Home clinician The Many Challenges of Tracking an Infectious Disease
The Many Challenges of Tracking an Infectious Disease

The Many Challenges of Tracking an Infectious Disease


Editor’s Note: This article was originally published on EDM Digest

By Deborah Barkin Fromer, Faculty Member, School of Health Sciences, American Military University

Disease detectives are people whose work is invisible, until they contact you or there is an outbreak or unusual newsworthy condition causing illness, suffering and/or deaths. In my years as a health department epidemiologist, I have interviewed countless cases of reportable illnesses. These mandatory reportable diseases can be found on the Centers for Disease Control and Prevention (CDC) list of Nationally Notifiable Diseases.

How an Infectious Disease Is Reported

By law, when a person has symptoms and/or tests positive to one of these reportable illnesses, the lab sends the result electronically to the state health department. The provider can also contact the health department to report it.

The epidemiologist receives the report, and the next step is a follow-up with the provider who filed the report and the patient to complete a disease-specific investigation form. Examples of information that I typically collect about the patient’s case might include:

  • Dates of the onset of the patient’s symptoms
  • The location of the patient’s school or workplace and attendance dates
  • The patient’s vaccination status if applicable
  • Travel history
  • A detailed food history
  • Recreational sources (lakes, rivers or pools)
  • Drinking water sources
  • Animal, reptile and pet exposures
  • Human contacts

Data is collected and inputted from patients using these CDC information protocol forms, which are designed to be shared and analyzed rapidly. This information helps epidemiologists to understand transmission patterns, clinical features and risk factors. That same information helps us to locate the source or cause of each specific illness and reduce its spread, as well as give us a better understanding of the process and practices that may contribute to contamination and transmission.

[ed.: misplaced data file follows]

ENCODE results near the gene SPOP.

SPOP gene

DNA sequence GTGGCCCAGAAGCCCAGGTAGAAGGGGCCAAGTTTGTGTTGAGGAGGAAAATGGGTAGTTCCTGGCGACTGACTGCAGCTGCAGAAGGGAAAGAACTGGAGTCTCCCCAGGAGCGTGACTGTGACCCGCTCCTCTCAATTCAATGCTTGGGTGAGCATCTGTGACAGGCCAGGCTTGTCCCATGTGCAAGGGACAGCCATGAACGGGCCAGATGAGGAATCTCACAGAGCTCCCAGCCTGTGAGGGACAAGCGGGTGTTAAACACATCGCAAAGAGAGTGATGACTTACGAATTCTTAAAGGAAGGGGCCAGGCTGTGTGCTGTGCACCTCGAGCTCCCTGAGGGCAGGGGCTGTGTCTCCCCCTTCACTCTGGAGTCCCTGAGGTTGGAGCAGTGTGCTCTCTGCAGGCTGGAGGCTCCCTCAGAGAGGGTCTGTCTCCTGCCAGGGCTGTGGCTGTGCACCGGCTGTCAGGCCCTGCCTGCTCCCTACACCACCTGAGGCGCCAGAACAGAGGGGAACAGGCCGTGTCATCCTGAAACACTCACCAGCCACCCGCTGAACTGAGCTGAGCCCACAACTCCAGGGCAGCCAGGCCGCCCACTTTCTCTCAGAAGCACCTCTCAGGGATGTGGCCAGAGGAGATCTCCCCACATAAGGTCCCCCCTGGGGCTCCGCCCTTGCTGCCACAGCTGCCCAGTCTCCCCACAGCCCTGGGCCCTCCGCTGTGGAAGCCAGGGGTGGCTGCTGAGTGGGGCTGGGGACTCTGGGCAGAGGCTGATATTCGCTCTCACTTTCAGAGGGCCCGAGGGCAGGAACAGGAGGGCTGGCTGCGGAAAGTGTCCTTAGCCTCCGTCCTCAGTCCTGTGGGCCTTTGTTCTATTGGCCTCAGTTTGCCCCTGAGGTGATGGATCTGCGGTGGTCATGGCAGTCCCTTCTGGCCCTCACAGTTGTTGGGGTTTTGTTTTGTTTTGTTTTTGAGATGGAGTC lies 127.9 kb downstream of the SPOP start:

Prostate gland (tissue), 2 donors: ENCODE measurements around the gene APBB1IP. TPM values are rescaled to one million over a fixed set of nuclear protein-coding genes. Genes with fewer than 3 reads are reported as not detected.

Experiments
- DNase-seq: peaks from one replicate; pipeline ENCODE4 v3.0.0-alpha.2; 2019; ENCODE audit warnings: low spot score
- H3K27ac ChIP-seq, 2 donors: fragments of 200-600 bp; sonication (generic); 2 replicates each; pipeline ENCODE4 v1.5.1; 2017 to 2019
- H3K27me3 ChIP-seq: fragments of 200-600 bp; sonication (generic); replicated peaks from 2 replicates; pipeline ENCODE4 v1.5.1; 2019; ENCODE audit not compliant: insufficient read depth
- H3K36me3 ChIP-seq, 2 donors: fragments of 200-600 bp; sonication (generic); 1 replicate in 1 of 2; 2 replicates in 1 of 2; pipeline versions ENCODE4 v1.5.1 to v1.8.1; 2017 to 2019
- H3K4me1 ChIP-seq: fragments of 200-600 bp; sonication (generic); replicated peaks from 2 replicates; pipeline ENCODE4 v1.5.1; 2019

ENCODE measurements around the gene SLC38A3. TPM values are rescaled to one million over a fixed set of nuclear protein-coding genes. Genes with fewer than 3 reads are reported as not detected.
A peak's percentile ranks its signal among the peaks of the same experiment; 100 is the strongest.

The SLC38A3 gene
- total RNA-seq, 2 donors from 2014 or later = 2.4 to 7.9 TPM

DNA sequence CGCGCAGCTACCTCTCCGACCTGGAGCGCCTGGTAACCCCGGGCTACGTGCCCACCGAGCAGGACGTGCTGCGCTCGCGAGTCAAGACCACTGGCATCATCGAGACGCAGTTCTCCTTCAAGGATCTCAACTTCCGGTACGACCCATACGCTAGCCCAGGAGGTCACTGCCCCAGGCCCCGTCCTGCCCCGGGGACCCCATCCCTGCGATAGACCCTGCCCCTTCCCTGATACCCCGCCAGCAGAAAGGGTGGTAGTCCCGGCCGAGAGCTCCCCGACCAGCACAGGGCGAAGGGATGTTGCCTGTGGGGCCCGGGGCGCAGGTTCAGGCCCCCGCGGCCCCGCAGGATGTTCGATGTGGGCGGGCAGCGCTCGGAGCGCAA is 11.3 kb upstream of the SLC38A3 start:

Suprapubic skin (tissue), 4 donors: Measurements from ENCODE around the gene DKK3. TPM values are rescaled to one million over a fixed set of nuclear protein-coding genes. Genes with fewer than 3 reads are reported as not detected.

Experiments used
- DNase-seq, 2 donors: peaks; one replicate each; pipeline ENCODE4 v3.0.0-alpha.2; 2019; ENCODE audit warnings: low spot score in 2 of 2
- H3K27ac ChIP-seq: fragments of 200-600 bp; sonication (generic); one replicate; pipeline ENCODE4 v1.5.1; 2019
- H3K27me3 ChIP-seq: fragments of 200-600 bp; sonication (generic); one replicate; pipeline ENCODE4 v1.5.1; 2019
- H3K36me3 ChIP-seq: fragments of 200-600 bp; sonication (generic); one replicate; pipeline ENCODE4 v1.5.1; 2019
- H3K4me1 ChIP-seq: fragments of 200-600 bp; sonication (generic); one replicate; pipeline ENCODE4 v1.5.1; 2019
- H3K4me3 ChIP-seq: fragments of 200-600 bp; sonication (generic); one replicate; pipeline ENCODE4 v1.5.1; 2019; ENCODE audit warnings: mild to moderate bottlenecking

Challenges to Obtaining a Patient’s Information

Some of the challenges to gathering information include having incorrect or no contact information or the patient not returning phone calls. In some cases, investigation forms can be sent by snail mail if needed.

People are hard to reach when they are ill. Once they are better, patients do not always take the time to return calls. I have done many investigations where I suspected people were traveling in their car.

Another challenge is trust. People are not always told that the health department will follow up with an investigation and do not trust that their information will remain private.

A big problem is memory. I cannot remember what I ate yesterday, so asking someone what and where they ate in the last seven days is daunting.

Some investigation protocols are very specific. For instance, patients not only might be asked if they had eaten lettuce in the last seven days, but are asked to identify the type of lettuce such as romaine or iceberg and whether it was packaged in a bag. The same type of information goes for tomatoes such as cherry, beefsteak or Roma.

People also forget the date the symptoms started and may not know if they had a temperature above normal. But most remember if they attended school or work while they were ill or just prior to experiencing a disease’s symptoms.